Texas Mandatory Ultrasound Law Is To Be Enforced After District Court Intervenes

Use quotes to search for exact phrases. Use AND/OR/NOT between keywords or phrases for more precise search results.

News Abortion

Texas Mandatory Ultrasound Law Is To Be Enforced After District Court Intervenes

Robin Marty

The law, which was blocked by a Texas judge, must now be enforced even as the court continues to argue over its constitutionality.

The 5th Circuit’s three judge panel overruled Texas Judge Sam Sparks’ decision to block a mandatory ultrasound law that forces doctors to perform a pre-abortion ultrasound and provide details about the embryo or fetus, which Sparks decided violated the first amendment and constitutedgovernment-mandated speech.”

Chief Justice Edith Jones ruled that opponents of the law “failed to demonstrate constitutional flaws” in the statute.

Planned Parenthood Federation of America CEO Cecile Richards responded to the ruling via statement:

“On behalf of all of our patients, Planned Parenthood is outraged by this law and the subsequent court ruling.  Politicians forcing doctors to use an ultrasound for political — and not medical — reasons  is the very definition of government intrusion.  This is a terrible day for Texas women and their families, and this decision sets an abhorrent precedent as state legislatures across the country convene for 2012 sessions. 

Roe has collapsed in Texas, and that's just the beginning.

Stay up to date with The Fallout, a newsletter from our expert journalists.


“Physicians providing abortion care in Texas see women who are facing a wide range of circumstances.  This law prevents them from providing victims of rape and incest, or women who are facing the loss of a much-wanted pregnancy, with the most compassionate and medically appropriate care according to their needs.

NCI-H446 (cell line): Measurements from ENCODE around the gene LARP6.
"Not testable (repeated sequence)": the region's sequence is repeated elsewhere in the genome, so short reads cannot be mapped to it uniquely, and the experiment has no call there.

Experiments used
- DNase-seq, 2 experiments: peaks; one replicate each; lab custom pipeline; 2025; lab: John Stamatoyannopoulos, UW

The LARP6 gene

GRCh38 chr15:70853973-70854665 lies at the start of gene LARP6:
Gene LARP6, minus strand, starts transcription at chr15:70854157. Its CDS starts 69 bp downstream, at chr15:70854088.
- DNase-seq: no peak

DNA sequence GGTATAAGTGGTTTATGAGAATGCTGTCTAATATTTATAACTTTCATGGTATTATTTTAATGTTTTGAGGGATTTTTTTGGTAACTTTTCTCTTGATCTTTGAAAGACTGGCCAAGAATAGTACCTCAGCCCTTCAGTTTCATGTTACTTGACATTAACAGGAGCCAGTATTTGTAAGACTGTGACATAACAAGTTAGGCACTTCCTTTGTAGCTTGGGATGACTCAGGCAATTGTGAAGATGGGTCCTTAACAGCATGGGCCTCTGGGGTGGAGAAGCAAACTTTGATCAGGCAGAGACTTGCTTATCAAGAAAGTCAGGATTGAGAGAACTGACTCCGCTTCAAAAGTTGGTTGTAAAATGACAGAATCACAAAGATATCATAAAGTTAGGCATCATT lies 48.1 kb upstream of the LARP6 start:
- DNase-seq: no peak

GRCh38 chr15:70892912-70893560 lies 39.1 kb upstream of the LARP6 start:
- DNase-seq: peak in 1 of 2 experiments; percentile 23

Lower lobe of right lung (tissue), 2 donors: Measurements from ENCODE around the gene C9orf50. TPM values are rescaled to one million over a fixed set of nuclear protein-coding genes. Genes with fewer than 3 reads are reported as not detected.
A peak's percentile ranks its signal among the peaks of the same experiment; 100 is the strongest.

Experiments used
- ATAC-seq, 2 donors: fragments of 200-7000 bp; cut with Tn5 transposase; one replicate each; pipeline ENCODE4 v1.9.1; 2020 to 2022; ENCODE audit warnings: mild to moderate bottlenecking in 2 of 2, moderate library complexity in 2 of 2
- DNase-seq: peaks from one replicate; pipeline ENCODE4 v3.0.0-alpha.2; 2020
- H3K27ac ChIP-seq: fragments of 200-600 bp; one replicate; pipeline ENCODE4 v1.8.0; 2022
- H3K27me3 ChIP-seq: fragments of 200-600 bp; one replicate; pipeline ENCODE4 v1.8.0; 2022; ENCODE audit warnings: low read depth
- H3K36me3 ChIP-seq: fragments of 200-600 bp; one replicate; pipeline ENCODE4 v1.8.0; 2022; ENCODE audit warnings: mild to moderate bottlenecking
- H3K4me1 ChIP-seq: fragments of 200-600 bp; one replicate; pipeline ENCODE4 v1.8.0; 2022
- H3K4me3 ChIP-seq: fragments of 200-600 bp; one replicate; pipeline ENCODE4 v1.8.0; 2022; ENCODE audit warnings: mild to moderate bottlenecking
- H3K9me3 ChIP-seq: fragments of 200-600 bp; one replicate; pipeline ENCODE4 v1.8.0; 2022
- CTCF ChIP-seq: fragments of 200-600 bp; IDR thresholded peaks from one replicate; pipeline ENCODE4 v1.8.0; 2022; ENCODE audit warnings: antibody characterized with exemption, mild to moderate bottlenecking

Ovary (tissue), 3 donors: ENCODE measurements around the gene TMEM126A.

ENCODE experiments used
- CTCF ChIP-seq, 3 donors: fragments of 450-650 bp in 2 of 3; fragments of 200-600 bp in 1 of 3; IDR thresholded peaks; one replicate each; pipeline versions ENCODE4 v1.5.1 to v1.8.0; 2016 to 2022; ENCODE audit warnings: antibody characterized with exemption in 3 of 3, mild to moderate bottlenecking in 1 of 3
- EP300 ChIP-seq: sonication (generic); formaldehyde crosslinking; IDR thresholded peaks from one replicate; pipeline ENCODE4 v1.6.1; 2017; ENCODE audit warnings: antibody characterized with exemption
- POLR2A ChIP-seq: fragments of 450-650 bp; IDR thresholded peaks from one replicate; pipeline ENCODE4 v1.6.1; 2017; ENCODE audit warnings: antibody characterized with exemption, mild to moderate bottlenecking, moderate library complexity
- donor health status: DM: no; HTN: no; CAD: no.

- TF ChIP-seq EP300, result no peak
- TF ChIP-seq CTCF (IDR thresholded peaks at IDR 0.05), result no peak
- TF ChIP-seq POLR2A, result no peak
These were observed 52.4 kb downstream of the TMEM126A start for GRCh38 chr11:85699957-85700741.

This law has no basis in medicine — it is about the personal prejudice of politicians and judges substituting for what should remain the judgment of women and their doctors.  This decision comes as state legislatures across the country are considering bills to end women’s access to preventive care, including birth control and cancer screenings, as well as bills or ballot measures that could make common methods of birth control, treatment for ectopic pregnancies, and all abortion care illegal. 

Doctors will now be required to explain in detail “the size of the fetus, body features and presence of internal organs,” to the woman about to undergo an abortion, who then has to wait 24 hours before having the procedure, or at least 2 hours if she lives over 100 miles from the clinic.  Women are not allowed to opt out of the description unless they have been victims of rape or incest, or if there are fetal abnormalities.